This text is from the Celsius Wiki, which was published between 2015 and 2018.


Göteborg Energi

Figure 1. Flow chart, source: Göteborg Energi.

This case study is part of a project catalogue produced by ReUseHeat to provide inspiration on how to utilize excess heat from urban sources for heating and cooling purposes. The catalogue contains 25 existing or planned projects out of which 12 cases are Danish and 13 cases are from other European countries.

Facts about the case
Installed heat capacity:
160 MW divided amongst four heat pumps
(2 x 30 MW and 2x 50 MW)
Heat source:
Waste water (12°C)
Heat pump COP:
Waste water is cooled from 12°C to 3°C. District heating water is heated from 45°C to 75-85°C.
Operation hours:
A total of 11,496 in 2013, divided amongst the four heat pumps.
Established in 1985



Four heat pumps at Rya Värmepumpverk in Gothenburg, Sweden, extract heat from a waste water treatment plant. The excess heat is delivered to the local district heating network.

A great amount of the heating produced in the district heating system of Gothenburg is from excess heat. However, during winter, it is necessary to operate other production facilities such as biomass and natural gas boilers and CHP units. To contribute with environmentally friendly heating, the city of Gothenburg established Rya Värmepumpverk, a local heat pump facility with four heat pump units. The heat pump plant was established in 1985 with multiple heat pump units. The units extract heat from the local waste water treatment plant. The total heating capacity for the heat pumps is 160 MW, divided upon two 30 MW heat pumps and two 50 MW heat pumps. All heat pumps are compressor driven and supplied with electricity from the Swedish grid.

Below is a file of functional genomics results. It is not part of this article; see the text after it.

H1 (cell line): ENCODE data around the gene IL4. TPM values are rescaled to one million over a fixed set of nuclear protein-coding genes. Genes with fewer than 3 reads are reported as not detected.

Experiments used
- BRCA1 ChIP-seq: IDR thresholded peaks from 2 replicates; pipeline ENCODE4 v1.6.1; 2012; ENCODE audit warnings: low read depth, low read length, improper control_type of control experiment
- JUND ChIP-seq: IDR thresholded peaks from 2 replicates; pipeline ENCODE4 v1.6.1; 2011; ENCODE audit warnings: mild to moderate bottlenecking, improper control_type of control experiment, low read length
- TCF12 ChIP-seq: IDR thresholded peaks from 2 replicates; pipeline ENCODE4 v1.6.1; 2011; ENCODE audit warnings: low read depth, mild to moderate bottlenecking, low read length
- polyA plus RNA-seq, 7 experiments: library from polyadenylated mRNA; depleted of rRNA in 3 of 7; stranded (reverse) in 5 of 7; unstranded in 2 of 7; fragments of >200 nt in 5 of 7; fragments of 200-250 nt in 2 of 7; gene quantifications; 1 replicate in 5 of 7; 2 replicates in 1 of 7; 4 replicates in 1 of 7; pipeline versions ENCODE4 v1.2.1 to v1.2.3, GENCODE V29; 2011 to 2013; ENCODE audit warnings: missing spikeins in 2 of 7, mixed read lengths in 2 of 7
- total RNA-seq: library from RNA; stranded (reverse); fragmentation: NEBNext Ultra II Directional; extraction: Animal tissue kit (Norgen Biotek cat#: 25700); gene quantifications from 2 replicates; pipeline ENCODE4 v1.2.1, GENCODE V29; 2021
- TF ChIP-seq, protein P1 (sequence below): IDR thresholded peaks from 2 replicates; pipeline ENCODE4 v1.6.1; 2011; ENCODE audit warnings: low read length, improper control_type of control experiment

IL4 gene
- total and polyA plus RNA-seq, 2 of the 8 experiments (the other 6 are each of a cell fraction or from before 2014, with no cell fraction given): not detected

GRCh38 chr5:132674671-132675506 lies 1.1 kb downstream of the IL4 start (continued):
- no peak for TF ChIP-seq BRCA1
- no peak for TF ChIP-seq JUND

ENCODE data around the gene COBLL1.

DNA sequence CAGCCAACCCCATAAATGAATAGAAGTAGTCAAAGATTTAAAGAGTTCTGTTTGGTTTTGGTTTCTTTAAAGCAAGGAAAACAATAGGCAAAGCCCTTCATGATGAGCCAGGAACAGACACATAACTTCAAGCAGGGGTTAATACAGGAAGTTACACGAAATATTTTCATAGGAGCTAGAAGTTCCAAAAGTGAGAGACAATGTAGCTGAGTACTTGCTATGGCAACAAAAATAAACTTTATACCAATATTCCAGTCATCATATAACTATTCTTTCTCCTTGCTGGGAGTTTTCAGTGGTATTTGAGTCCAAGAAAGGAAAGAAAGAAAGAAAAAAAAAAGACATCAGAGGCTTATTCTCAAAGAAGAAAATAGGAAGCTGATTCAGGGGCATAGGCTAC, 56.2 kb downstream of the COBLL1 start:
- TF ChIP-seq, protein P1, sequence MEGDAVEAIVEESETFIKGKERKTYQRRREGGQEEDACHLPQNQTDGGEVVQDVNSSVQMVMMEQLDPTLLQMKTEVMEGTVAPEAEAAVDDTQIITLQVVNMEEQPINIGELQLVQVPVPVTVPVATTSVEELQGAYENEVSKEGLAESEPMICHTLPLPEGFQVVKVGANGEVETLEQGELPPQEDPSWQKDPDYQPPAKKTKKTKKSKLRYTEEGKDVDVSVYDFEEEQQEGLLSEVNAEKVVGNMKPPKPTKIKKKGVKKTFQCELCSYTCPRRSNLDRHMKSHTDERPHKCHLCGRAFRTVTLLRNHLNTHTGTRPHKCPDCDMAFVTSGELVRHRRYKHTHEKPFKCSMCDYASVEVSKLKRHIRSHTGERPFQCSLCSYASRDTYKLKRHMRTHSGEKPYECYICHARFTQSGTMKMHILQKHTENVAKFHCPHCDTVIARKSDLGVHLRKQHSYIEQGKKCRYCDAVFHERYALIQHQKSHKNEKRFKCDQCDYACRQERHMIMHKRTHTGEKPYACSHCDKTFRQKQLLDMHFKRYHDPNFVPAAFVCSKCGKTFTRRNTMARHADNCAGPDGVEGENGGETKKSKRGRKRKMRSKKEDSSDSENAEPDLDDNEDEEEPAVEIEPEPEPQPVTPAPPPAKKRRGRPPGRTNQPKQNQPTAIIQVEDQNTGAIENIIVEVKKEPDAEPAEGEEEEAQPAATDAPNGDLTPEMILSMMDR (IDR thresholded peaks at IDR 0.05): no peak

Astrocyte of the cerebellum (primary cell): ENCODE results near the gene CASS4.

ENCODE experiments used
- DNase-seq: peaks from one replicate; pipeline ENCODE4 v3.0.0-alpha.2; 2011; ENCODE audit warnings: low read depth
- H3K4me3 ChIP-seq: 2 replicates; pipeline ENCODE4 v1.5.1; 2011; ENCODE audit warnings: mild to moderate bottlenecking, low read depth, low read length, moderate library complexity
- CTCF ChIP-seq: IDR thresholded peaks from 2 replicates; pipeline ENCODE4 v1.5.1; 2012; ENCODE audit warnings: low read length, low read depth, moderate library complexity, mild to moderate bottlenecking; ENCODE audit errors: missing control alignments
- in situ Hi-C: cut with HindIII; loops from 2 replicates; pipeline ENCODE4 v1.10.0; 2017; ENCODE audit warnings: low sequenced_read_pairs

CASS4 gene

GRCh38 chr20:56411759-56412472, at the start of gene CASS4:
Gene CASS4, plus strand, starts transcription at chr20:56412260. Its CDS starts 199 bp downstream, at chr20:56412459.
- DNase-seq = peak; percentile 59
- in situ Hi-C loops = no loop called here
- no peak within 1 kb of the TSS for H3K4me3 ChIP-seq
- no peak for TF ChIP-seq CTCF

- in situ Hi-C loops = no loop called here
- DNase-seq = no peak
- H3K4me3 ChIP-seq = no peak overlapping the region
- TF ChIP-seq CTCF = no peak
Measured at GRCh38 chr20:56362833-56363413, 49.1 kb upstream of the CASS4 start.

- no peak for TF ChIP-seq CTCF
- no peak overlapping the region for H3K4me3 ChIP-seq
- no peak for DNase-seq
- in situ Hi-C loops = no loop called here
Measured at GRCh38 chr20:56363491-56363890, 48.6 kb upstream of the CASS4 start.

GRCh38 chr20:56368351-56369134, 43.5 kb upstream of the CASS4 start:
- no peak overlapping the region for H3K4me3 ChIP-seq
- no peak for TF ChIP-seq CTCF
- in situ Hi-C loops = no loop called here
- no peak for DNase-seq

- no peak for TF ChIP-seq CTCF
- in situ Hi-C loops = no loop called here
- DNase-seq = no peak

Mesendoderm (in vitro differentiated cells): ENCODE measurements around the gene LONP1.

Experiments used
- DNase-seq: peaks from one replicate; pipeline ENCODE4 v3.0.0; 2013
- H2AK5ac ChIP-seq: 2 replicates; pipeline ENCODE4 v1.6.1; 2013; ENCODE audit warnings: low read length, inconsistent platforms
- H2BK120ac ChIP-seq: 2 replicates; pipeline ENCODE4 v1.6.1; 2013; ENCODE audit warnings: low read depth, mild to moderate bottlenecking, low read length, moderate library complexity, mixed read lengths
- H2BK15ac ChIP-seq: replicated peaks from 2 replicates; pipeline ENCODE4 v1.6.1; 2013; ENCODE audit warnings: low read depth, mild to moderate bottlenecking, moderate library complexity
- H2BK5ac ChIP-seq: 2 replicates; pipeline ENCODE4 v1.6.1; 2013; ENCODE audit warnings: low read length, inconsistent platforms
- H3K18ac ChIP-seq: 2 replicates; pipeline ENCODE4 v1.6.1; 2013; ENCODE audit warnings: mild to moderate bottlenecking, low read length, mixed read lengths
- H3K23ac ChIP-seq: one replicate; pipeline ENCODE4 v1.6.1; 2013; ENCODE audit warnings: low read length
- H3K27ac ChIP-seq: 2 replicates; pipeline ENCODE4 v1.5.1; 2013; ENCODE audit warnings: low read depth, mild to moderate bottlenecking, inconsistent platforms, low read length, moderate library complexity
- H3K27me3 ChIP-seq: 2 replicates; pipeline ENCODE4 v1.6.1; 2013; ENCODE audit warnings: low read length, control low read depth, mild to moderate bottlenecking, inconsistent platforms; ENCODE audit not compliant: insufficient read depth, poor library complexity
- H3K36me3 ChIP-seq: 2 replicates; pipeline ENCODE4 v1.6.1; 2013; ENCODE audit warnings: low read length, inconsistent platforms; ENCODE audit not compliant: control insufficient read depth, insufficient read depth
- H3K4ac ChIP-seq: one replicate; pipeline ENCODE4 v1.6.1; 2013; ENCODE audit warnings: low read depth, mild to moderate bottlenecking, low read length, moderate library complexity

As the heat pumps are greatly flexible they operate as peak-loads. The heat pumps accordingly act as support for the baseload in Gothernburg consisting of waste incineration and waste heat recovery from a local refinery. The waste water has temperatures of approximately 12 degrees Celsius, which is cooled to approximately 3 degrees Celsius through the heat pump. The heating delivered to the district heating network is between 75 and 85 degrees Celsius, depending on season and district heating water is returned at 45 degrees Celsius.

All four heat pumps contain approximately 100 ton of the refrigerant R134a. The greatest environmental effects from the heat pumps are accordingly potential leakages of this, as 1 ton of R134a corresponds to 1430 CO2 equivalents. However, such leakages are uncommon. In 2013, the four heat pumps had a 11,496 operation hours, producing a total of 443.0 GWh of heating. All heat pumps operate with a COP just above 3.0.


Gothenburg, Sweden



Time plan

Established in 1985

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